Catholic scholar and Vatican expert George Weigel was my guest on radio Wednesday, and said “These northern European bishops seem not to have understood that conceding to the zeitgeist, conceding to the sexual revolution, which they have been trying to do since Humanae Vitae, is one of the reasons why their churches are empty. There is no future for dumbed-down Catholicism in this culturally challenging moment. The notion that the way you deal with this cultural tsunami that is sweeping across the western world is to bend before it, is foolishness of the first order. And that is what the African bishops are saying to the Europeans: ‘Don’t you impose your Western decadence on us,’ and good for them for saying it.

Weigel referred to Kasper’s interview as trying to silence the Africans by telling them ‘shut up, we’re not listening to you.’ Which he called “astonishingly arrogant,” and “which I hope he gets called to task for severely, publicly.” He called the expressions scandalous, and added that he’s “frankly glad it’s out in the open.” But he strongly asserted that Cardinal Kasper’s brother bishops and cardinals need to respond to those remarks. “This was an act of cultural snobbery.”

Weigel had just published a good piece in National Review trying to calm nerves over what is and isn’t happening in Rome at this Synod.

For the better part of a half century, the New York Times, and similarly situated purveyors of news and opinion, have eagerly awaited the Great Catholic Cave-In: that blessed moment when, at long last, the Catholic Church, like many other Christian communities, would concede that the sexual revolution had gotten it right all along and would adjust its teaching and practice to suit. A Times “breaking story” on October 13, under the headline “Vatican Signals More Tolerance Toward Gays and Remarriage,” might have struck the unwary or uninformed (or those equally committed to the Times agenda in these matters) as a signal that Der Tag, the Day, had finally arrived.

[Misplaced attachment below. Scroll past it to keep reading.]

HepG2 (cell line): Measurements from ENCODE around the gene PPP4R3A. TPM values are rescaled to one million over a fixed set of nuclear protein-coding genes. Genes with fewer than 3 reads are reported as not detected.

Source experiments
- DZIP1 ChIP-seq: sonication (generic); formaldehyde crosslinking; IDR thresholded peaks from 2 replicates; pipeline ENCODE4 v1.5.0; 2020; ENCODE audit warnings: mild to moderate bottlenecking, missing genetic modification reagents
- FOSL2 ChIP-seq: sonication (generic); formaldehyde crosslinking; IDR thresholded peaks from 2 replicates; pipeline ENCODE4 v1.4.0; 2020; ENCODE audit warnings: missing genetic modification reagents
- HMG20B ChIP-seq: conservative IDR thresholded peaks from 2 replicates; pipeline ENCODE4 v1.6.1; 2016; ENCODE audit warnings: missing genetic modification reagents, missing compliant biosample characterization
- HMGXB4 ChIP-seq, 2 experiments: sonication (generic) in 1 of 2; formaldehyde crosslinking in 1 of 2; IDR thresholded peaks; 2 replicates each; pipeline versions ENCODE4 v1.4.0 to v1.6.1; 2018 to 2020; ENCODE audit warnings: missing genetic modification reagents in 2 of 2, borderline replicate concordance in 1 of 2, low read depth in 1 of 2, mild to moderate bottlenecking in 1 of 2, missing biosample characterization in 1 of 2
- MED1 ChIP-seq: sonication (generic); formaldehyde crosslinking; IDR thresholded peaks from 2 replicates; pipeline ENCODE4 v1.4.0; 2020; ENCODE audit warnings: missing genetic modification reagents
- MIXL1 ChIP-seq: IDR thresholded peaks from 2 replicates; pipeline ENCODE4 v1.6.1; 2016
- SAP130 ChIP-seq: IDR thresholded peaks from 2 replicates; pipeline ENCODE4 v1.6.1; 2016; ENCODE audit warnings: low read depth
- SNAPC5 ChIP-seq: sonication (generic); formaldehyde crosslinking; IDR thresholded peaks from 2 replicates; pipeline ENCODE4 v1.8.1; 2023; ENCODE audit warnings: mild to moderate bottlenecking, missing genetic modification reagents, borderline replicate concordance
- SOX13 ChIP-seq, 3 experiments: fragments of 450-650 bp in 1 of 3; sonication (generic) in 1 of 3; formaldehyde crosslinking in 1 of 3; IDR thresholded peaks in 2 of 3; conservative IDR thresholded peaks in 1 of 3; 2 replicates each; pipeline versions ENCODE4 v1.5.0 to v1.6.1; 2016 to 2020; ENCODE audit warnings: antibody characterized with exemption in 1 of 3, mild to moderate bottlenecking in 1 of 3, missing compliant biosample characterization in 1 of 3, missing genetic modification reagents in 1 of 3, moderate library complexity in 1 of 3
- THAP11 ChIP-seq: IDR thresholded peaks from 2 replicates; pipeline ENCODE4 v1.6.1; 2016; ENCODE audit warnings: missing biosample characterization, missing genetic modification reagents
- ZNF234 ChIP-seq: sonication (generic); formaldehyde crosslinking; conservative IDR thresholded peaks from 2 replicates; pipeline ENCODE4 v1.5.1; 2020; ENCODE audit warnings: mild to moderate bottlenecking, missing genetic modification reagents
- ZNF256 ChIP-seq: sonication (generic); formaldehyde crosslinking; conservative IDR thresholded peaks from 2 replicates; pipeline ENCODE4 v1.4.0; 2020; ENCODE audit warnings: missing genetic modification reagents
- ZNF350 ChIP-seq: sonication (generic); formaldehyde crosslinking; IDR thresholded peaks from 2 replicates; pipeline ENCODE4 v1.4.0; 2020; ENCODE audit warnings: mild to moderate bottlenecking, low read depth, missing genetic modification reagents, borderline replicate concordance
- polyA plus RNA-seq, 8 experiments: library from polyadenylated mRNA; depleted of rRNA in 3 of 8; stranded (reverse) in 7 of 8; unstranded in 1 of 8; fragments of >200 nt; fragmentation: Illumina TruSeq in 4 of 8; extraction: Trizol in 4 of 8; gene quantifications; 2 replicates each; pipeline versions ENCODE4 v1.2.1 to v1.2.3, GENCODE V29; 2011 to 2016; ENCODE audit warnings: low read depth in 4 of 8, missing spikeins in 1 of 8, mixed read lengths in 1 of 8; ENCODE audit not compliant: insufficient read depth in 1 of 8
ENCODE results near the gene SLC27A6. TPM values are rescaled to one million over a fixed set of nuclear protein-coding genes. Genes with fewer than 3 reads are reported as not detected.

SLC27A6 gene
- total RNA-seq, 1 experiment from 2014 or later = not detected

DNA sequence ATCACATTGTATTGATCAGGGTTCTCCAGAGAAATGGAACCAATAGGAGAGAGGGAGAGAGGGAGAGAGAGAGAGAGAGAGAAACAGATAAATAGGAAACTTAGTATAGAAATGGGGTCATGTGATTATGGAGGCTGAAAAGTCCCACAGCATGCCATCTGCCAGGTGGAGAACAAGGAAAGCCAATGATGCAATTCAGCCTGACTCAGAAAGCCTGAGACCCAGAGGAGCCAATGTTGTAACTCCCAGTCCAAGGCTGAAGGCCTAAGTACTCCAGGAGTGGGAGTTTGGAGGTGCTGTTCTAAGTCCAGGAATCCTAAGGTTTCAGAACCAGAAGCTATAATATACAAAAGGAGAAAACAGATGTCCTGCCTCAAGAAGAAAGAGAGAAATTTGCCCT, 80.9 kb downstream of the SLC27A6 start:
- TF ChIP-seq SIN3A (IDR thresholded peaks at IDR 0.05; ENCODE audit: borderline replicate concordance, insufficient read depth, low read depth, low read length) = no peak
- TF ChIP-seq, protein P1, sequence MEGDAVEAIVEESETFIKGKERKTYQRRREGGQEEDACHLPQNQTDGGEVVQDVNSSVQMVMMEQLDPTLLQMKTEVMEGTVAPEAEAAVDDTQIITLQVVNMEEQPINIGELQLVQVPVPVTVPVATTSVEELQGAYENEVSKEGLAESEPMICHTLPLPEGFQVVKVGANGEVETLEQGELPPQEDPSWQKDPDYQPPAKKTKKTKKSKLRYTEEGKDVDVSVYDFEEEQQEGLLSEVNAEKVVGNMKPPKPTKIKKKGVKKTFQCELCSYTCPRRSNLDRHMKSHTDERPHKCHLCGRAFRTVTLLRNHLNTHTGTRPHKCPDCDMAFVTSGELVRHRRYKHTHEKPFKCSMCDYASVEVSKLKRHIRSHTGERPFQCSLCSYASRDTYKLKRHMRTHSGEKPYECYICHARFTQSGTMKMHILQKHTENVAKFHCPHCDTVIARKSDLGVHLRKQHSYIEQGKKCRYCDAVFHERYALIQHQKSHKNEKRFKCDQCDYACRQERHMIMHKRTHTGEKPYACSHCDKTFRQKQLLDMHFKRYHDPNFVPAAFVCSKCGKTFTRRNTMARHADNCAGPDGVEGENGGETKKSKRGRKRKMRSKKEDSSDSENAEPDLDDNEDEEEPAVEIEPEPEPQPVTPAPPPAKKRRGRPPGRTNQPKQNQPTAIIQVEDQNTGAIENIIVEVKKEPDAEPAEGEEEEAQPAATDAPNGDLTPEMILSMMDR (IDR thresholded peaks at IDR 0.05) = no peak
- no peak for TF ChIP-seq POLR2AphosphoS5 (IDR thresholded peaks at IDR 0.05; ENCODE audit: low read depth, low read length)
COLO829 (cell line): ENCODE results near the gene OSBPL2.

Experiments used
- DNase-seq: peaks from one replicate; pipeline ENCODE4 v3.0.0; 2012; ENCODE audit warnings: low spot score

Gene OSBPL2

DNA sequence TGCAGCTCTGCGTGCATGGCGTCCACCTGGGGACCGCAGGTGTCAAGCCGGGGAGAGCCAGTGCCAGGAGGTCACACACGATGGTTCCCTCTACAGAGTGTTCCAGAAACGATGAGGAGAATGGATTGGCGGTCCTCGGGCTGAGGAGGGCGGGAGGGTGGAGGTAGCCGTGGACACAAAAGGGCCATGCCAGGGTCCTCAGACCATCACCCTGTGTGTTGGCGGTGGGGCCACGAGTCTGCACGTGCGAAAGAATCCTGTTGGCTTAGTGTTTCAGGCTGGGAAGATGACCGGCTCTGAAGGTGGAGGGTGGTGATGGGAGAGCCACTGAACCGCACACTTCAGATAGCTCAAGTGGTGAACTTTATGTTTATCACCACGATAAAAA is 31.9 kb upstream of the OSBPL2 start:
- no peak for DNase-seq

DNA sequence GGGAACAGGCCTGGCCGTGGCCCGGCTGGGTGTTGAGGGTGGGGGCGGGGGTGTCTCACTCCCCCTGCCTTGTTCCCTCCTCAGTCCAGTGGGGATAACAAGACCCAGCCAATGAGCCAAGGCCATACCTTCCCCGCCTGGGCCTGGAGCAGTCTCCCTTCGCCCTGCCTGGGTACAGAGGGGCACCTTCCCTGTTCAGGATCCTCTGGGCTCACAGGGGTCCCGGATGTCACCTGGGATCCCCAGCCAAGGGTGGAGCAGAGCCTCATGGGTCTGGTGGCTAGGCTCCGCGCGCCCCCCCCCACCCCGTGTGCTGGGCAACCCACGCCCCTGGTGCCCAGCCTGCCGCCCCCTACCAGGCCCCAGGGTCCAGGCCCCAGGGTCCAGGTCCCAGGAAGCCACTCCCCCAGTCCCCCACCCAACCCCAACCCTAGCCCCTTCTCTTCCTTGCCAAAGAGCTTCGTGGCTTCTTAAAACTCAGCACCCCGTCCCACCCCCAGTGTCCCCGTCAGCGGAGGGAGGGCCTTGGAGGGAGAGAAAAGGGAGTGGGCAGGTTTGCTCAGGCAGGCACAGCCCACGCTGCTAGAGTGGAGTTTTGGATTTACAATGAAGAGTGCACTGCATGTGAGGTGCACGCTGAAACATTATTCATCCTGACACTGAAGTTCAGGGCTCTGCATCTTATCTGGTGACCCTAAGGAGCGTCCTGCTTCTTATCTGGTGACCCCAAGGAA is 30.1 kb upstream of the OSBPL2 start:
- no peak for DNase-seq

Thus Elisabetta Povoledo wrote that “an important meeting at the Vatican used remarkably conciliatory language on Monday toward gay and divorced Catholics, signaling a possible easing of the church’s rigid attitudes on homosexuality and the sanctity of marriage.” It would be hard to cram more misinformation into one sentence.

Weigel proceeds to dismantle the false reporting in the piece, and all other false ideas of Catholic teaching not up for amendment in this synod.